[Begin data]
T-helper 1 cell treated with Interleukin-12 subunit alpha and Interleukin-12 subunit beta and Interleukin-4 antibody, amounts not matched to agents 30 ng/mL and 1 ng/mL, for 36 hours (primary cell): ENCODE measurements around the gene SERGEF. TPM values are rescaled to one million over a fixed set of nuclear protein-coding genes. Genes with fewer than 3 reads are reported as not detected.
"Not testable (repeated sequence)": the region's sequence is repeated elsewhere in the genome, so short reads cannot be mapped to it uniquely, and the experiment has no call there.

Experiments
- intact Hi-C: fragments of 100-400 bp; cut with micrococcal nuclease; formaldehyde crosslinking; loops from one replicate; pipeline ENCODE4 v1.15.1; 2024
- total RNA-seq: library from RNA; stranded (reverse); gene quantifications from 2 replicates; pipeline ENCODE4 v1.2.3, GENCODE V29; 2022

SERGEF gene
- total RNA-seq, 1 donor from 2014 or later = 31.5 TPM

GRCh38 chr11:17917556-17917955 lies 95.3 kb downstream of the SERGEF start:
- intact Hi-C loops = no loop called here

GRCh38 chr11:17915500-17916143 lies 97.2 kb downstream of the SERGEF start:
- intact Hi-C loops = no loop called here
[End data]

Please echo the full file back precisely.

T-helper 1 cell treated with Interleukin-12 subunit alpha and Interleukin-12 subunit beta and Interleukin-4 antibody, amounts not matched to agents 30 ng/mL and 1 ng/mL, for 36 hours (primary cell): ENCODE measurements around the gene SERGEF. TPM values are rescaled to one million over a fixed set of nuclear protein-coding genes. Genes with fewer than 3 reads are reported as not detected.
"Not testable (repeated sequence)": the region's sequence is repeated elsewhere in the genome, so short reads cannot be mapped to it uniquely, and the experiment has no call there.

Experiments
- intact Hi-C: fragments of 100-400 bp; cut with micrococcal nuclease; formaldehyde crosslinking; loops from one replicate; pipeline ENCODE4 v1.15.1; 2024
- total RNA-seq: library from RNA; stranded (reverse); gene quantifications from 2 replicates; pipeline ENCODE4 v1.2.3, GENCODE V29; 2022

SERGEF gene
- total RNA-seq, 1 donor from 2014 or later = 31.5 TPM

GRCh38 chr11:17917556-17917955 lies 95.3 kb downstream of the SERGEF start:
- intact Hi-C loops = no loop called here

GRCh38 chr11:17915500-17916143 lies 97.2 kb downstream of the SERGEF start:
- intact Hi-C loops = no loop called here